Still, I kept this apartment. Why? And then something about this month caught up with me. I started feeling foolish. Seven months has been too long. It was time to exorcise the ghosts. Spring is good for that kind of expedition. I walked the entire way from my house to Hayes Valley. Every change in the mix of fog and sun was significant. Every person I passed carried an omen. I turned on Laguna, and approached the tiny block long pocket of Day Lily street from the far side of the road, like a spy checking for a tail or one of the principals from Spade and Archer, private dicks, casing a joint. Enough was enough, already! I think I made the last few yards of the journey with some sense of normalcy.

I pulled the sadly optimistic note down off the door knocker, the note I had left on that first day, before it truly sunk in that this was over. The paper was brittle and yellow. You have not been here. If the still hanging note wasn't enough to prove abandonment, it was clear from the moment I opened the door. The plants were dead. The scraps of food from the mini fridge and cupboard had to be disposed of double wrapped in plastic bags and at arm's length. Amazingly, no mice had gotten to the remains of the baguette. The apples that we had sliced that day back in September had desiccated and grown some faint white moss. The wine was hard vinegar (took a masochistic sniff) with an algae skin. Even the fruit flies were long gone from it. Scores of dead tiny winged specks littered the countertop by the sink where the bottle stood uncorked. There were our glasses, yours on the table, my own on the counter. I held yours for a moment. Your lips had left their trace.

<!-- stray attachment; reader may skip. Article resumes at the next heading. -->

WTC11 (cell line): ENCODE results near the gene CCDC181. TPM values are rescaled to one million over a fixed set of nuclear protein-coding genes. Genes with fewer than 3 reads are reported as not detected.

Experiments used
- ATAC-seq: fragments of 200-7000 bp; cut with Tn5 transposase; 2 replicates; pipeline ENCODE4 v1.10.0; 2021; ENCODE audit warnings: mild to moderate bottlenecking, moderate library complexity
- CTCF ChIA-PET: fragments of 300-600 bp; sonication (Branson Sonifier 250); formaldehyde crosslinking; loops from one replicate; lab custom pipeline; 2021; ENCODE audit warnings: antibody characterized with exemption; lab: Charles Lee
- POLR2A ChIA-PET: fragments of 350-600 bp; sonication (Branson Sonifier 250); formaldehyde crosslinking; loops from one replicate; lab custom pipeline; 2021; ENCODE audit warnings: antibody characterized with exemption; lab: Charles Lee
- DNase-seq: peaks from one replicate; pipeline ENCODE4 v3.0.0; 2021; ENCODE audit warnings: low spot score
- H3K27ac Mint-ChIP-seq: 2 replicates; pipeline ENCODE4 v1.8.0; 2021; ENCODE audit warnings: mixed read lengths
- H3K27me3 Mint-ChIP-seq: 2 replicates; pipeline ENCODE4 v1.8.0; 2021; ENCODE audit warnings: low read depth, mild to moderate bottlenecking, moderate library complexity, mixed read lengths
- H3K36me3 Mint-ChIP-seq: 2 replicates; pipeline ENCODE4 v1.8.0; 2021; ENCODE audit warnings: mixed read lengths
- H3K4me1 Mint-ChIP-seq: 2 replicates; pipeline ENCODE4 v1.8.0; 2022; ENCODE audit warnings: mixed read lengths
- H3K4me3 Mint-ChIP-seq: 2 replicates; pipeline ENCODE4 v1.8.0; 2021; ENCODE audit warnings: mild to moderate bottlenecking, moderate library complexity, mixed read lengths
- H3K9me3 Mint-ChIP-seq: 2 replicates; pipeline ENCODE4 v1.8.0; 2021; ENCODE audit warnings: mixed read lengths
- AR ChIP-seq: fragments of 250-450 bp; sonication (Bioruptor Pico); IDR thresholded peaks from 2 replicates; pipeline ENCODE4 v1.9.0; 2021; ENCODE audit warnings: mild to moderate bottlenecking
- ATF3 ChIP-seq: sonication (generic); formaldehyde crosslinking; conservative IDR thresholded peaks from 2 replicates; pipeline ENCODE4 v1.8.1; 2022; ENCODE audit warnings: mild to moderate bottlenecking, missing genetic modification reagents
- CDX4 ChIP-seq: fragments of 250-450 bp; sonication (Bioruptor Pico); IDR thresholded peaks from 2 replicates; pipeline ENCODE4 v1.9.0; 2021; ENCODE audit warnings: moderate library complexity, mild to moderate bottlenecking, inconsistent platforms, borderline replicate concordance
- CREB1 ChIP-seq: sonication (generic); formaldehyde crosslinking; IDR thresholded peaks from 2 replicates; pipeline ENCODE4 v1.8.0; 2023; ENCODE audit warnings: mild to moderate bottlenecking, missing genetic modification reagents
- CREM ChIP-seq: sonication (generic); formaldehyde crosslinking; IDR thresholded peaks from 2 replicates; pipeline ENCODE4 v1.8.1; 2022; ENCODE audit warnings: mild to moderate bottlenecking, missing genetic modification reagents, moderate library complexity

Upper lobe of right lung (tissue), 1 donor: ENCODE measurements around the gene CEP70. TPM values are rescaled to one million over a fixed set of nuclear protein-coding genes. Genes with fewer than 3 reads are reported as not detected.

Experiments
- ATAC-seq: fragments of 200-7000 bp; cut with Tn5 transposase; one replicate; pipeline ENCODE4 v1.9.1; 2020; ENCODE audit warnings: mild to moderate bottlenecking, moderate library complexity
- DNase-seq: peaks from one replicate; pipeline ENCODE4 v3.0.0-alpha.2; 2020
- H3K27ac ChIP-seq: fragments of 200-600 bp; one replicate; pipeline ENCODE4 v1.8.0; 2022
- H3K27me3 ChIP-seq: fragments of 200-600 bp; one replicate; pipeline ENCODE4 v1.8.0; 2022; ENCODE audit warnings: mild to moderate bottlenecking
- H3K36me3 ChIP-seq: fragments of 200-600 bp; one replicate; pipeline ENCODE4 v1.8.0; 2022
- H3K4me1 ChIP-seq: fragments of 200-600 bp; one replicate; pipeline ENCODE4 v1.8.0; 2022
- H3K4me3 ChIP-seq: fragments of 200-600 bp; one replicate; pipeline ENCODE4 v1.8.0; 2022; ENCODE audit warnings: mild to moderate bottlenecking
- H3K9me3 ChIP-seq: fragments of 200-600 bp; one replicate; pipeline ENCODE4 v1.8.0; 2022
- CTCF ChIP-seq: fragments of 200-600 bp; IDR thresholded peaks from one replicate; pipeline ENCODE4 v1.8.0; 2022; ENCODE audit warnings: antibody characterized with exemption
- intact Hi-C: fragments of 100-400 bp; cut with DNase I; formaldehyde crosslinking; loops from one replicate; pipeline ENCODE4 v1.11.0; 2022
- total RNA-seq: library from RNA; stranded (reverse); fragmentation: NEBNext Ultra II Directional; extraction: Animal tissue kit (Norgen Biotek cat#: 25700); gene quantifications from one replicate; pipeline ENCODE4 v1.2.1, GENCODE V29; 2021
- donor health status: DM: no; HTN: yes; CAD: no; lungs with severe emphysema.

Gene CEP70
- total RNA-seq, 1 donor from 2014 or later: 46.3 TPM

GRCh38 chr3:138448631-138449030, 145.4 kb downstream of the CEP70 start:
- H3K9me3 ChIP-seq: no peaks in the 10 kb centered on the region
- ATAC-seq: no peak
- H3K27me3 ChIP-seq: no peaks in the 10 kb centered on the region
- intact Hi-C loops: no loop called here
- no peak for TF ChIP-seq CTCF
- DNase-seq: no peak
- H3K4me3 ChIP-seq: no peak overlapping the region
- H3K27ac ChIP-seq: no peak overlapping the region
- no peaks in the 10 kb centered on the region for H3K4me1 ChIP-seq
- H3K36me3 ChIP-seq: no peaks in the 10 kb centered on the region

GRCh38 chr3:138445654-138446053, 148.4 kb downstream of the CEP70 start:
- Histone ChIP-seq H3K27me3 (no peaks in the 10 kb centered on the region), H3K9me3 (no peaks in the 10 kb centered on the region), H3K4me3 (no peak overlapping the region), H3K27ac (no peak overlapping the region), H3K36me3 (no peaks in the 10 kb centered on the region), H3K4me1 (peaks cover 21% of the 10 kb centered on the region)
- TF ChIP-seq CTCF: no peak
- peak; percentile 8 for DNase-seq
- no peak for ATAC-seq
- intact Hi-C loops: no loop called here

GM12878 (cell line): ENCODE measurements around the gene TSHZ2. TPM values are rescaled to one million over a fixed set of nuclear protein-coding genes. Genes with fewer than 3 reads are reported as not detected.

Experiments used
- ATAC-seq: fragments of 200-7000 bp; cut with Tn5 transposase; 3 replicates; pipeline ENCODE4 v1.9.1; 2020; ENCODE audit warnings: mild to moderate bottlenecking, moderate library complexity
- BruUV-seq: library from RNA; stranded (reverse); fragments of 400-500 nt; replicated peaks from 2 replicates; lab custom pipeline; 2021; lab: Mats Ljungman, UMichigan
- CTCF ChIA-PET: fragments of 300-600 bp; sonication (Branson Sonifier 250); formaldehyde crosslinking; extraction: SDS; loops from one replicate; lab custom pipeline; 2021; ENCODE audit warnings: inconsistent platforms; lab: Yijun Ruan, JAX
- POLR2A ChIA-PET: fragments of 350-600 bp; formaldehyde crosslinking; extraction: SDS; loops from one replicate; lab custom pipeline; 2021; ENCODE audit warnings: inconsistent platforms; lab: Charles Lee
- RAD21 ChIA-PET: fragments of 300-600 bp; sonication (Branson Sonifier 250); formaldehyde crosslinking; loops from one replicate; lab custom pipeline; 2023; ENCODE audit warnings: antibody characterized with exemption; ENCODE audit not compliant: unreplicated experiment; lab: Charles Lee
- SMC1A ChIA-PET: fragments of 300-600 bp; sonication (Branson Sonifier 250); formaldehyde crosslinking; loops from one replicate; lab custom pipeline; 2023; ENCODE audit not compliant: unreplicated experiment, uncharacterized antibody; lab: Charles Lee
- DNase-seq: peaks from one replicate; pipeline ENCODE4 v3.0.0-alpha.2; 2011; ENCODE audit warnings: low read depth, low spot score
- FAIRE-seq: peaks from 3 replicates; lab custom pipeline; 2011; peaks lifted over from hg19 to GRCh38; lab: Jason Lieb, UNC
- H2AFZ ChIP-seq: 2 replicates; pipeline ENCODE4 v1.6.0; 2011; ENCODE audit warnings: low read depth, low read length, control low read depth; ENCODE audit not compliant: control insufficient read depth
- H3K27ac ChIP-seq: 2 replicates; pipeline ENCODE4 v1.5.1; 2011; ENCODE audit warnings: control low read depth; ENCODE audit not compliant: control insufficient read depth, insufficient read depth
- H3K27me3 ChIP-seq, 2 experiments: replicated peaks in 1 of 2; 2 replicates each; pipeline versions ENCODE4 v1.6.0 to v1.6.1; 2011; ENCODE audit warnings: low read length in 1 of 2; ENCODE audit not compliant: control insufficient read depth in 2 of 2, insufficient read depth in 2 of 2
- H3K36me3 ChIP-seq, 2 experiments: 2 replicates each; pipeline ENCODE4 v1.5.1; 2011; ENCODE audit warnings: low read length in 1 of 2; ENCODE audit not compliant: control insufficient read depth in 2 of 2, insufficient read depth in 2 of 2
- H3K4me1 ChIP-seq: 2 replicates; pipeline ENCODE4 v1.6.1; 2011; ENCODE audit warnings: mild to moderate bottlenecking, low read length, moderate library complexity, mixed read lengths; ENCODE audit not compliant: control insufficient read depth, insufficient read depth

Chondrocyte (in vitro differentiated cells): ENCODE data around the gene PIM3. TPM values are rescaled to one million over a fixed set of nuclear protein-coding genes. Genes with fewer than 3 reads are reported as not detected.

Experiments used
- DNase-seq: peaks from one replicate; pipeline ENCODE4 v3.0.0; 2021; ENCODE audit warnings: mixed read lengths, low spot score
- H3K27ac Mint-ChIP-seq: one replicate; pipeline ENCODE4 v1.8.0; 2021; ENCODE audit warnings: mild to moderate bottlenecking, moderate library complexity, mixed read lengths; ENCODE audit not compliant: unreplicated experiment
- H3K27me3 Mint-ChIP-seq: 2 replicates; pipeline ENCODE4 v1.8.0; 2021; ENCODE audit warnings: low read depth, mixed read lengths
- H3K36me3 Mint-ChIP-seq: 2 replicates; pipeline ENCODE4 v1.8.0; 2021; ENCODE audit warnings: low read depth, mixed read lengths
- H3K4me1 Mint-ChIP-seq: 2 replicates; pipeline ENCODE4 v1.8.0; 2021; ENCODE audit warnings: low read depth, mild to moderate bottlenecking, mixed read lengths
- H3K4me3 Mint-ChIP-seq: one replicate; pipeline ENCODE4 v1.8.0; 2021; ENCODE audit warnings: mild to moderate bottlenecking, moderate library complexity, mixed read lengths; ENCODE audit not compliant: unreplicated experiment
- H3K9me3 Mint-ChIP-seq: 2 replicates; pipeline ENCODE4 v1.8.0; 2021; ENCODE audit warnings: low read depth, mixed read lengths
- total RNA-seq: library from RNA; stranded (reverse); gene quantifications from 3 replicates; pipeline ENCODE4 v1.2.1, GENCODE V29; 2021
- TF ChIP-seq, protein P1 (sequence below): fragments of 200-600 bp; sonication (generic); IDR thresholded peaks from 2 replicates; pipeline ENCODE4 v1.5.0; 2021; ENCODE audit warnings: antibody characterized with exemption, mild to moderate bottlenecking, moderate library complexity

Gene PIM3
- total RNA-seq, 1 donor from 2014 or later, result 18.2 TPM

Everything stood where it was the evening of the day we parted, just more stale, dusty and wasted. I expected Miss Havisham to glide in, but this tiny studio hardly has the mouldering weight of a Satis House, just the stasis. These are things that occupied my mind after these seven months! I cleaned up while fretting about whether the best analogy was Dickens or the Marie Celeste- abandoned and adrift, ergot on the baguette and one lifeboat gone. It was an exercise in reductio ad absurdum. I guess that is good. I'm turning the whole experience into an overwrought comic story - the facts dressed up.